Villagers who witnessed a massacre in southern Afghanistan that killed 17 civilians, including children, describe a chilling scene of screaming, gunfire and barking dogs in which a woman cried that her husband had been shot.
In one of the few published interviews with witnesses to the massacre, a 14-year-old boy told McClatchy newspaper reporter Jon Stephenson that sounds of gunfire woke him in the early morning hours of March 11. The boy said saw a man with a weapon walk into a shed next to his house and shoot a cow.
“I told the women inside our room: ‘Let’s run! Let’s get out of here,’” Rafiullah, who goes by one name, told the reporter.
Another apparent witness, Haji Mohammad Naim, said he awoke to barking dogs.
“Then there was shooting, and the dogs stopped barking,” said Naim, reported to be in his 50s.
A short time later, according to Stephenson's report, several frightened women and children entered Naim's yard in search of shelter. Moments later, a woman and young girl emerged, the woman screaming, "My husband has been martyred."
Naim said he was expecting a squad of soldiers but saw only one man, who he said started shooting at him.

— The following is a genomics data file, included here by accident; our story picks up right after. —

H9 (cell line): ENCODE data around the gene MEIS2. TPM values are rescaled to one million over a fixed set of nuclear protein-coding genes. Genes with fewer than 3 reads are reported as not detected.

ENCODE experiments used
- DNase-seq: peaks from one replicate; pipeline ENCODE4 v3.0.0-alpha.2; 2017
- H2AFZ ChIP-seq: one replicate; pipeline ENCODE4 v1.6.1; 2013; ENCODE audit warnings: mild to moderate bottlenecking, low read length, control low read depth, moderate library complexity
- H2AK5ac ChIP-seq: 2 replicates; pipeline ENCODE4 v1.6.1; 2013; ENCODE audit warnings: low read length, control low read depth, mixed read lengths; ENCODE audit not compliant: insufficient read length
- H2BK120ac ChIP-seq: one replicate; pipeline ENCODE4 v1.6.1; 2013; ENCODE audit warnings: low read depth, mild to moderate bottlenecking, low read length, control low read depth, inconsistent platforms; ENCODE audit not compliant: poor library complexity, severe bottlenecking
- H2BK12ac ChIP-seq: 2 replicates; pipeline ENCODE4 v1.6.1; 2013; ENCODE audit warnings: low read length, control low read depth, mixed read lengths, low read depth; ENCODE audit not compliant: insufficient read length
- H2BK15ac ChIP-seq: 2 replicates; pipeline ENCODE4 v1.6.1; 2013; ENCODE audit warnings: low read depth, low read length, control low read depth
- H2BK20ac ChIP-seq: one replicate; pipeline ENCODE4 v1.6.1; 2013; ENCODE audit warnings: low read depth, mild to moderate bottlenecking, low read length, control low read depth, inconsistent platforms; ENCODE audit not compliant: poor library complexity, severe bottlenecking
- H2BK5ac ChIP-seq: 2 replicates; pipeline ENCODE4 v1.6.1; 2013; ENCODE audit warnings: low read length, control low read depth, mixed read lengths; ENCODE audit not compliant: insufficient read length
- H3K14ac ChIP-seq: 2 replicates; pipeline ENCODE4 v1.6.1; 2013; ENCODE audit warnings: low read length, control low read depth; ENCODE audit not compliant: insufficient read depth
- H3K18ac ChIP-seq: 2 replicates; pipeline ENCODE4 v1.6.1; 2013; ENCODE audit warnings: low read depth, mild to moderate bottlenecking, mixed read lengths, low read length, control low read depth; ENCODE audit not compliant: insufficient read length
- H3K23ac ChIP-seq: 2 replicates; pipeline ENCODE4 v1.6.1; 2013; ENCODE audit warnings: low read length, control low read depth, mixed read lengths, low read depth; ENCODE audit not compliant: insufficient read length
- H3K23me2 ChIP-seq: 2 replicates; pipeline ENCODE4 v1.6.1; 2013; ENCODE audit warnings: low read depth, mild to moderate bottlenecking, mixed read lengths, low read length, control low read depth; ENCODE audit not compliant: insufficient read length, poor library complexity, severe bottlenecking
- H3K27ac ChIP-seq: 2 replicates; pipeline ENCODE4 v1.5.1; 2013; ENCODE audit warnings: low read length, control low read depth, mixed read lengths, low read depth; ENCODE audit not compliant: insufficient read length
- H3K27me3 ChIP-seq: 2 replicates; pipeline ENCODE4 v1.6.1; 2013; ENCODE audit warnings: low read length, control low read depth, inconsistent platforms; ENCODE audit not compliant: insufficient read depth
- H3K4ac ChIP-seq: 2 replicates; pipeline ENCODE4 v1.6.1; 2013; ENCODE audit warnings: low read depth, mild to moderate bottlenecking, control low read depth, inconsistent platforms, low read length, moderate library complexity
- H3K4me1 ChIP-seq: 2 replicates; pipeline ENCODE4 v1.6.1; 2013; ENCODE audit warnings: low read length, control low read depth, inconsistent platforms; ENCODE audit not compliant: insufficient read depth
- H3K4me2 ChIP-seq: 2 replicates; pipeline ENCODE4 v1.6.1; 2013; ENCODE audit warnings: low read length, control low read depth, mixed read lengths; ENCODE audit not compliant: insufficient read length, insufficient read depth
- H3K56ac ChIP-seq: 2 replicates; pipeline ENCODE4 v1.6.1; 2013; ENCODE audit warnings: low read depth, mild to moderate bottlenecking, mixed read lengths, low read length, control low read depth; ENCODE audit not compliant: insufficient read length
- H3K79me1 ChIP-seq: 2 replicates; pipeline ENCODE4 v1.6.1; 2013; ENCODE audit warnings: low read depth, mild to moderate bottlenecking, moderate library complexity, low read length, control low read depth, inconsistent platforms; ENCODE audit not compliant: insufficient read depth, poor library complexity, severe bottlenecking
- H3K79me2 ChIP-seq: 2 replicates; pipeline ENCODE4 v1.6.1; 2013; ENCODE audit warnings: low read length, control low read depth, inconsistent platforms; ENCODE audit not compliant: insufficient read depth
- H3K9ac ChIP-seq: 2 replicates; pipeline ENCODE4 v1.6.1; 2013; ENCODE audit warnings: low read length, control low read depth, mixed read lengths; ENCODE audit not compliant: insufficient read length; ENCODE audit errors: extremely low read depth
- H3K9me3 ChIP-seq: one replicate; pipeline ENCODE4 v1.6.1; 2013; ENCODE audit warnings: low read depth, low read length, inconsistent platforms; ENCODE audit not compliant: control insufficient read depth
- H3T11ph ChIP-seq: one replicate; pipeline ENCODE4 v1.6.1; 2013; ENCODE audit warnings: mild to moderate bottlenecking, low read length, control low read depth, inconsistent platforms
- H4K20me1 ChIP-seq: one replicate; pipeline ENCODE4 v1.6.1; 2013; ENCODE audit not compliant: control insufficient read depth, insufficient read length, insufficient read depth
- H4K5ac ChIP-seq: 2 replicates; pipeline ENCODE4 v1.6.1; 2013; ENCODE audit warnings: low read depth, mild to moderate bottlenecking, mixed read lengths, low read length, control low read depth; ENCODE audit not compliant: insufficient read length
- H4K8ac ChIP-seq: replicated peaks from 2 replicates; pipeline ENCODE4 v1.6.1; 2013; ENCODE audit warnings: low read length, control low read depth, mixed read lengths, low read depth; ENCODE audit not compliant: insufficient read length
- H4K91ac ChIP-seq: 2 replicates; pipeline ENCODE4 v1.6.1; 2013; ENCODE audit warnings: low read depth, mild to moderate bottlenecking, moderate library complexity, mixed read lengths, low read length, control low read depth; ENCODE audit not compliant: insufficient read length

U.S. officials have charged Army Staff Sgt. Robert Bales with 17 counts of murder and six counts of attempted murder for the killings. The 38-year-old father of two, who was deployed three times to Iraq before going to Afghanistan, is in a solitary cell in the military prison at Leavenworth, Kansas, while he awaits trial.
Since the massacre, few independent accounts of the shooting have been reported. Other witnesses have said they saw more than one soldier that night.
An 8-year-old Afghan boy who was wounded, Noorbinak, told Australian reporter Yalda Hakim that a man first shot his father’s dog and then shot his father and dragged his mother by her hair. He said one man entered the room and others were standing in the yard holding lights.
The brother of a victim was quoted as also also seeing other soldiers.
Emma Scanlan, an attorney with the law firm John Henry Browne and Associates that is defending Bales, told msnbc.com on Thursday that the Army has denied defense attorneys access to hospitalized witnesses in Afghanistan and stopped them from accompanying crimes scene investigators to the villages.
“The defense investigation has been blocked at every turn and we have no idea what has been said or promised to these witnesses,” Scanlan said. “It is important to remember that the information we do have indicates that no one who was allegedly in the villages at the time of the shooting can identify our client.”
Army officials have emphasized that Bales acted alone. The case remains in a sort of legal limbo over the question of Bales’s mental capacity. Browne has told his client not to take part in the Army’s “sanity board,” in which he is questioned by psychologists, calling it a “fishing expedition.”
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